Trans fats contribute to heart disease, cancer, bone problems, hormonal imbalance and skin disease; infertility, difficulties in pregnancy and problems with lactation; and low birth weight, growth problems and learning disabilities in children.
A U.S. government panel of scientists determined that man-made trans fats are unsafe at any level. (Small amounts of natural trans fats occur in butter and other animal fats, but these are not harmful.)
Free radicals: Free radicals and other toxic breakdown products are the result of high temperature industrial processing of vegetable oils. They contribute to numerous health problems, including cancer and heart disease.
Synthetic vitamins: Synthetic vitamin A and other vitamins are added to margarine and spreads. These often have an opposite (and detrimental) effect compared to the natural vitamins in butter.
Emulsifiers and preservatives: Numerous additives of questionable safety are added to margarines and spreads. Most vegetable shortening is stabilized with preservatives like BHT.
Hexane and other solvents: Used in the extraction process, these industrial chemicals can have toxic effects.
Bleach: The natural color of partially hydrogenated vegetable oil is grey so manufacturers bleach it to make it white. Yellow coloring is then added to margarine and spreads.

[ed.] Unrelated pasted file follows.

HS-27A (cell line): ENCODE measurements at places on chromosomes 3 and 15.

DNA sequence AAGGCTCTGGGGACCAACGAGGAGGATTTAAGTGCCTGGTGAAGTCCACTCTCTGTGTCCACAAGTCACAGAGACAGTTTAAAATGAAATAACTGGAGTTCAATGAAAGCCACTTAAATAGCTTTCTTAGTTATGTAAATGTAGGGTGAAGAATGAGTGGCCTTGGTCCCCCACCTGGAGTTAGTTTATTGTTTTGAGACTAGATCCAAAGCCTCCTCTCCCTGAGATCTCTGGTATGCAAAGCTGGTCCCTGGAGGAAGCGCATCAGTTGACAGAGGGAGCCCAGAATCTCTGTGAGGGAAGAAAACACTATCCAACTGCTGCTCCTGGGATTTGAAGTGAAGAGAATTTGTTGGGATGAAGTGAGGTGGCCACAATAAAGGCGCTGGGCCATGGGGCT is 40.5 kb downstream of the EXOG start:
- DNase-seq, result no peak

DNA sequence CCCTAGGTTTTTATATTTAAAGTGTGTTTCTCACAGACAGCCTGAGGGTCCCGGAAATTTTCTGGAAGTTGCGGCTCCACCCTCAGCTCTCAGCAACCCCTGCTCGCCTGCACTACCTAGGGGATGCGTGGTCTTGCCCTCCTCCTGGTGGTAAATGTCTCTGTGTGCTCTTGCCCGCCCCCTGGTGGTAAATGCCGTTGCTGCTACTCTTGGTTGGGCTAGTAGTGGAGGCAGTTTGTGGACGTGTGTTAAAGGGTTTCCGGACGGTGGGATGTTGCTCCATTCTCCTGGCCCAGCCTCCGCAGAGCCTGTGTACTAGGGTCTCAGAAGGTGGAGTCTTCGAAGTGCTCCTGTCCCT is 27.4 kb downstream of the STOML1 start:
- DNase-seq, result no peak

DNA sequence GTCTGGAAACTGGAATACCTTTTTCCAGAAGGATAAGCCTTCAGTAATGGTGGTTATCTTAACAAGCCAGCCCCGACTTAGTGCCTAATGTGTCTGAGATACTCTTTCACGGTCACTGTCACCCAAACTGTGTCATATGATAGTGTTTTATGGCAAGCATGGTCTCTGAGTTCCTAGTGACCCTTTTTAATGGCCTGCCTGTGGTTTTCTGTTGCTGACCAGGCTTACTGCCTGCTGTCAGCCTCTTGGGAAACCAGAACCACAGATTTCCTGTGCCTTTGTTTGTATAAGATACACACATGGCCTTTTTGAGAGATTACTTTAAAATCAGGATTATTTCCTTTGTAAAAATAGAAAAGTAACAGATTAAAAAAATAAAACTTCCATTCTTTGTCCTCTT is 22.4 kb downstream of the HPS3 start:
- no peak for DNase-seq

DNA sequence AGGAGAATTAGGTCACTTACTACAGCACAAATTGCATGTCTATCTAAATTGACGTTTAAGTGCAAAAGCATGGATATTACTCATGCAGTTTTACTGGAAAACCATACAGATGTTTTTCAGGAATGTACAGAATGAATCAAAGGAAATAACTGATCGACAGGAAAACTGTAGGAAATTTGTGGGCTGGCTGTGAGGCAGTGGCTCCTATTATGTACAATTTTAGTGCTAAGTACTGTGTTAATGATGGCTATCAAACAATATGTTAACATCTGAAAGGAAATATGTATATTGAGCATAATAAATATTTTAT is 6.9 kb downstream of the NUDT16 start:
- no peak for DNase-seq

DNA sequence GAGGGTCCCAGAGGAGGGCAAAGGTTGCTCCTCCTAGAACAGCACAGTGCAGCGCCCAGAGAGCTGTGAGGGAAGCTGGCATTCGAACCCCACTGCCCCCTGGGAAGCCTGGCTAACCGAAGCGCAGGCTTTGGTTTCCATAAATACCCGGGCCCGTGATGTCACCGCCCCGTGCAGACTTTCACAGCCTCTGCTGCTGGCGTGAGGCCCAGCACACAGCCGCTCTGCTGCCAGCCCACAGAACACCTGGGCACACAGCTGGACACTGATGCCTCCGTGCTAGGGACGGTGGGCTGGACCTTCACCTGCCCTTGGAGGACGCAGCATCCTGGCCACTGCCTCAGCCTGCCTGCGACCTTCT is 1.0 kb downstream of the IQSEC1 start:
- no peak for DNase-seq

Artificial flavors: These help mask the terrible taste and odor of partially hydrogenated oils, and provide a fake butter taste.
Mono- and di-glycerides: These contain trans fats that manufacturers do not have to list on the label. They are used in high amounts in so-called “low-trans” spreads.
Soy protein isolate: This highly processed powder is added to “low-trans” spreads to give them body. It can contribute to thyroid dysfunction, digestive disorders and many other health problems.
Sterols: Often added to spreads to give them cholesterol-lowering qualities, these estrogen compounds can cause endocrine problems; in animals these sterols contribute to sexual inversion.
How to Purchase Butter
The BEST butter is raw butter from grass-fed cows, preferably organic. Next is pasteurized butter from grass-fed cows, followed by regular pasteurized butter from supermarkets. Even the latter two are still a much healthier choice than margarine or spreads.